Opposition’s motion to remove autonomy of Local Govt Commission voted down

Attorney General Anil Nandlall

The government on Thursday voted down Opposition-proposed amendments to the Local Government Commission Act to remove its autonomy in the hiring of staff for local authorities.

The proposals were submitted by Opposition Member of Parliament Ganesh Mahipaul.

The Local Government Commission (LGC) is a constitutional and regulatory agency empowered to deal with all matters relating to the regulation and staffing of Local Government Organs including employment and dismissal of staff as well as with dispute resolution.

Mahipaul on Thursday requested leave of the National Assembly to table the Local Government Commission (Amendment) Bill 2023.

In his address to the House, he noted that the current construct of the Act has created a dissonance with Article 75 of the Guyana Constitution where local democratic organs are empowered to make decisions that are binding upon their agencies, institutions, communities, and citizens.

As a result, Mahipaul had suggested that the Act be amended to instruct the Commission to consult with the local authorities before employing staff.

He argued that “by granting the Local Government Commission unilateral authority to employ staff members for Municipalities and Neighbourhood Democratic Councils (NDCs) without any input from the elected councils of these local organs, it undermines the very essence of local democracy. This disconnect has led to instances where individuals employed by the Commission act against the elected councils, thereby eroding the autonomy and authority of these local bodies.”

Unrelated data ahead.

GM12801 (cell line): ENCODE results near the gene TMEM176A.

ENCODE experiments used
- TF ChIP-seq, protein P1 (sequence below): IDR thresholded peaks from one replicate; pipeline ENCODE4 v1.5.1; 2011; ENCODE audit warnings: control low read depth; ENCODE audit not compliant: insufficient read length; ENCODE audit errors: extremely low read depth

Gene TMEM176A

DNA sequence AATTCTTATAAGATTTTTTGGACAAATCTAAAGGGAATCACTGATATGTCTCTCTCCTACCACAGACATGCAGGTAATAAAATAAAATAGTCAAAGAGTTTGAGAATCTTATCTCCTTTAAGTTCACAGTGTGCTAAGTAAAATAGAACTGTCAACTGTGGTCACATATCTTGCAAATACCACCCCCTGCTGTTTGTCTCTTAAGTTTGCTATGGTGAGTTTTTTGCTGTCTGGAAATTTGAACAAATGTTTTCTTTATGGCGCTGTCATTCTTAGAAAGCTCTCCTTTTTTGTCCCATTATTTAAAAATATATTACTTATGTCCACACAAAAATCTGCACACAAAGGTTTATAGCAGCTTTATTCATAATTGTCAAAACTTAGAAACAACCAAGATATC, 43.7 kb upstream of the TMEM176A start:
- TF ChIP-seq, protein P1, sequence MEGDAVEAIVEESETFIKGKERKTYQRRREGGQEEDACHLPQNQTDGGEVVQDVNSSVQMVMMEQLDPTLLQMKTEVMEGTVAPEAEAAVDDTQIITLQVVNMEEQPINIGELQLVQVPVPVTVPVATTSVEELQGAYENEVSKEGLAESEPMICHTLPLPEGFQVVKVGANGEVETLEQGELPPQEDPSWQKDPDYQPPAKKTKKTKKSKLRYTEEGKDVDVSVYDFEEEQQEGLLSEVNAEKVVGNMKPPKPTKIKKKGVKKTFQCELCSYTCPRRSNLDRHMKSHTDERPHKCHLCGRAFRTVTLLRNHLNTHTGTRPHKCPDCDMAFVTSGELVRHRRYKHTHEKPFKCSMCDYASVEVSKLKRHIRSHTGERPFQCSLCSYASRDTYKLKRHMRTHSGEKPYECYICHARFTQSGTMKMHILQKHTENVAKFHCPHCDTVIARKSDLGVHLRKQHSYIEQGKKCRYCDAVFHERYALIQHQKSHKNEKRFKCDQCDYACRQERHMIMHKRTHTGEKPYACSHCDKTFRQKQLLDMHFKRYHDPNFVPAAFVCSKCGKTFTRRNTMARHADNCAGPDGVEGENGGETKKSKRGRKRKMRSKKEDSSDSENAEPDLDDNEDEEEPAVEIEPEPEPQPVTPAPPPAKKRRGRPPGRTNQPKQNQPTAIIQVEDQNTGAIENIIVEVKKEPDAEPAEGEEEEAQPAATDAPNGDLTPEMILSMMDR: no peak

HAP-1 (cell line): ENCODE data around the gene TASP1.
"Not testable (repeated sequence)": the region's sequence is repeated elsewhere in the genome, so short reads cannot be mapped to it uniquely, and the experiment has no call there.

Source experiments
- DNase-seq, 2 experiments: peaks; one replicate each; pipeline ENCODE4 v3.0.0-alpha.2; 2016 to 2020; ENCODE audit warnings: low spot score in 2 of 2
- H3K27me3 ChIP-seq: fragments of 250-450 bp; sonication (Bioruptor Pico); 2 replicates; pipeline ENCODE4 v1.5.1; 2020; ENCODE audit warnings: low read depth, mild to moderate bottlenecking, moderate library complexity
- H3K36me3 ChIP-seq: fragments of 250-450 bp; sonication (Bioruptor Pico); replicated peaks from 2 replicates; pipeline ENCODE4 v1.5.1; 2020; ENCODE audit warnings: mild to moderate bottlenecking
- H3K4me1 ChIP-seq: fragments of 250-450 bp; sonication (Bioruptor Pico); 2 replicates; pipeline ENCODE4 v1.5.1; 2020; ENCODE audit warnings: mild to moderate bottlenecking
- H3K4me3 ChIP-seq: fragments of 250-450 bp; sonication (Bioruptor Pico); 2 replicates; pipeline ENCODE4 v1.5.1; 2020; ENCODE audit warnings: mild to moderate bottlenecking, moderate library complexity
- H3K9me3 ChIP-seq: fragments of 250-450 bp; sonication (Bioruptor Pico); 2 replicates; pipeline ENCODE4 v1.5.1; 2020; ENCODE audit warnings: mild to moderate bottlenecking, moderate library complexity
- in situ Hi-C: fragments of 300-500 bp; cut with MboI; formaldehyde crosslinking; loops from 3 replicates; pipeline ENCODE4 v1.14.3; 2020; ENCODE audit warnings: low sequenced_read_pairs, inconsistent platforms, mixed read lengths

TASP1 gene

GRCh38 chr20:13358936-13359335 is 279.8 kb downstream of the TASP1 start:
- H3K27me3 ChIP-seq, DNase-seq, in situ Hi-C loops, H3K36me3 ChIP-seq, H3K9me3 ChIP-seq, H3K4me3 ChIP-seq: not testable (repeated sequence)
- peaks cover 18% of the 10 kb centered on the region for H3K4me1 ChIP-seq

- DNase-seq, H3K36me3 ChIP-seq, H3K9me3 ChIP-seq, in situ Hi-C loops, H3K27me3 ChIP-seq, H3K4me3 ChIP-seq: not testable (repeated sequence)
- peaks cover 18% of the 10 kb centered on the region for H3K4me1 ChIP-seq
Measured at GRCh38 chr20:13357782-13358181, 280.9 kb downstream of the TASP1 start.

The Opposition MP added that by incorporating the input of elected councils into staffing decisions, there will be greater collaboration and accountability in local governance.

However, Attorney General and Minister of Legal Affairs Anil Nandlall highlighted that the LGC can consult with the local authorities “as it deems fit”, according to the law.

Nothing is stopping the Commission from consulting, he said, adding that if it becomes an obligation to consult, then this will be in contravention with the Constitution.

“In so far as this Bill seeks to circumscribe the powers of the commission – as benevolent and benign as it seems to be – once it seeks to circumscribe that power that the commission has in its decision making, whether to require it to consult as a matter of law or to act on recommendation on some external and extrinsic agency, that will run afoul of Article 78 of the Constitution that invests in the local government commission, the power to make decisions as it sees fit,” he explained to the National Assembly.

“What you were comfortable with in government, you must be comfortable with in Opposition,” he added.

Nandlall also reminded the House that this Act was passed in 2013, and had to have received support from the then majority Opposition.

Additionally, the AG underscored that Section Three of the current Act explicitly agrees with the Constitution, stating that in the Local Government Commission’s functions, the Commission shall not be subject to the direction or control of any authority.